posted by devbrain at 4:58 PM on June 8, 2016


From a personal standpoint: In the last three years I changed from being a really stuffy, serious adjunct professor and university admin with my eyes glued to the top of the ivory tower pretty rapidly. I had a house, a new car, boring weeknights and weekends on the couch watching TV, and all that. I still do the admin work, but I slowly realized that this wasn't who I was, dove into the local indie metal scene, ran around with various bands, got a few dozen tattoos, and I am slowly transitioning into a more well-suited bohemian life as I attempt to make it as a freelance illustrator. It's terrifying to have my foot in both worlds and yet I feel as though this who I am and who I have been repressing.
posted by Young Kullervo at 6:09 PM on June 8, 2016 [3 favorites]


I think Anjezë Gonxhe Bojaxhiu qualifies (also known as Mother Teresa of Calcutta). Teacher and headmistress at a school for 20 years then...well, you know the rest.
posted by forthright at 6:41 PM on June 8, 2016


For me, Ferguson was like what allkindsoftime describes. As a journalist over the years when Occupy and Snowden came into the public consciousness, and when BP befouled the Gulf of Mexico, and when the Arab Spring took place, and when meetings began to be held about radioactivity in my hometown, I was inspired but afraid to evidence any approval for activism. Journalists aren't supposed to have opinions, especially not opinions that support tearing down the status quo—not these days, anyway. But then my father had his third stroke. My husband became seriously ill. And Mike Brown was shot. This all happened in the space of about a year, and the last one really hit me.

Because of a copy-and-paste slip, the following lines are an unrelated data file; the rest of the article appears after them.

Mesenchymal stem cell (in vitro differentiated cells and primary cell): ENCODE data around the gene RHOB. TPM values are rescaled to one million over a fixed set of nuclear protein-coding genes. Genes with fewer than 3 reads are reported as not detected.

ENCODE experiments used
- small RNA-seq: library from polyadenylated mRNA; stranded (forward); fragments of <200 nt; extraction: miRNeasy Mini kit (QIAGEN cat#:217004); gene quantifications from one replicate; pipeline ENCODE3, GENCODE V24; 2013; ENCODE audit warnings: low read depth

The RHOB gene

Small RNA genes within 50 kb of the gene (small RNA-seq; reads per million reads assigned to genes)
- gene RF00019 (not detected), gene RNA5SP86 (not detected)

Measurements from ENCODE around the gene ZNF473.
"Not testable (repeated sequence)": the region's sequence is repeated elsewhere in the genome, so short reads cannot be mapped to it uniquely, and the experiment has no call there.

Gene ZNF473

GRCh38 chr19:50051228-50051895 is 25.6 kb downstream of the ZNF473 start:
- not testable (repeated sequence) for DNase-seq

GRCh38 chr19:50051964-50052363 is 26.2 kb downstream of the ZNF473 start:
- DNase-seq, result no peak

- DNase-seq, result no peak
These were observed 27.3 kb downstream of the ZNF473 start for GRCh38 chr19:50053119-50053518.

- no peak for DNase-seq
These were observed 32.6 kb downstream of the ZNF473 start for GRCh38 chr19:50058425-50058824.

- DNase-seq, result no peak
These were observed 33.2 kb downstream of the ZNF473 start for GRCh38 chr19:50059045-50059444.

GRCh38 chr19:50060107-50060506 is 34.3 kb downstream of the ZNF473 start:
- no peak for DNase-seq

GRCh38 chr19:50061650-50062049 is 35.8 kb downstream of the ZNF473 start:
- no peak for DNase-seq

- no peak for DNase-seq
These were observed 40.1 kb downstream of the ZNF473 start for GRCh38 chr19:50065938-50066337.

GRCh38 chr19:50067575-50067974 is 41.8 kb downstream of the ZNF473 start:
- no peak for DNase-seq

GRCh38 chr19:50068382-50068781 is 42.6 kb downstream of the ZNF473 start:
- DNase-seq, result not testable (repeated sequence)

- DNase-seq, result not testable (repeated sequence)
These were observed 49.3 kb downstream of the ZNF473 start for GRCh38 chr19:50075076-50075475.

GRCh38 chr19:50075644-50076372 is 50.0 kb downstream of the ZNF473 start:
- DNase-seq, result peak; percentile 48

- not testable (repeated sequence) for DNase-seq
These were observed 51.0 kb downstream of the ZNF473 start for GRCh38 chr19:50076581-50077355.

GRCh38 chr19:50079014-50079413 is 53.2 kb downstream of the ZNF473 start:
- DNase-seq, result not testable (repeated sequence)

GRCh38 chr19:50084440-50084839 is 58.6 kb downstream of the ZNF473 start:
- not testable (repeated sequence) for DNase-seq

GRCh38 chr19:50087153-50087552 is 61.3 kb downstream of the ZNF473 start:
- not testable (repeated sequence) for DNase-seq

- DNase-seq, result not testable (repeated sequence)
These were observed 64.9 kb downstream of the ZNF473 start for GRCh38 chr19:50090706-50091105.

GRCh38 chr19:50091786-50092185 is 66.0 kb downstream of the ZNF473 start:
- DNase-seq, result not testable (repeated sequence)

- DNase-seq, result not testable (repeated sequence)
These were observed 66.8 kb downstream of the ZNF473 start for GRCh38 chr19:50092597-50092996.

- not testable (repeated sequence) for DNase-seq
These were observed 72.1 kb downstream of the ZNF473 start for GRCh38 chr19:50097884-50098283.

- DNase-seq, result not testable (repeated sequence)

I was transfixed. I grew up near Ferguson, just a few miles from where it all happened. Anyone who read my posts here during that time will recall that I was incapable of pulling myself away from the screen, even when my husband was in the hospital. I'd just gotten everything in storage and put my father's house on the market, after a year of weekends spent clearing it out and fixing it up, and when people began to gather in Ferguson, I couldn't look away. From the first headline, I had so many conflicting emotions. I worried about our property, and then I woke up and realized how stupid it was to think about property when black lives ended for no reason every day. I couldn't sleep. I couldn't think about anything else, when I saw so much that demanded a real response. I needed to bear witness to what I saw in some way, even though I knew I could be branded as a radical as a result. The racism of my hometown was laid bare.

I was so stressed, I began shedding. And at some personal cost, for the last three months of my career as a journalist, I dedicated myself to ensuring that we told the story straight, in opinion pieces and in news pieces, because I couldn't live with myself if I did anything else. Police sources needed to have their statements vetted, and I felt an obligation, by dint of my privileged position as an editor, to make certain we got it right. I laid aside my vow never to argue with people online, because so much was wrong online. I read everything. Every day there were more lies, more tries at twisting the very basic details of what happened that August day and every day after. I did my best to check the facts, and I refused to publish things that were demonstrably untrue, even when colleagues literally shouted me down or questioned my motivations. I did my best to be objective while representing the public interest.

I offered to write about it for my publication, but my piece was rejected, so I took it to Quartz. It was a personal story for me. Writing it jeopardized opportunities in the field that I'd only just been offered at the time and made some question my objectivity. I think appearing on national TV as a journalist discussing it sealed my fate. My editor and publisher offered no words of encouragement for representing that perspective. And like so many journalists who dare to stick their heads up, I was ultimately laid off.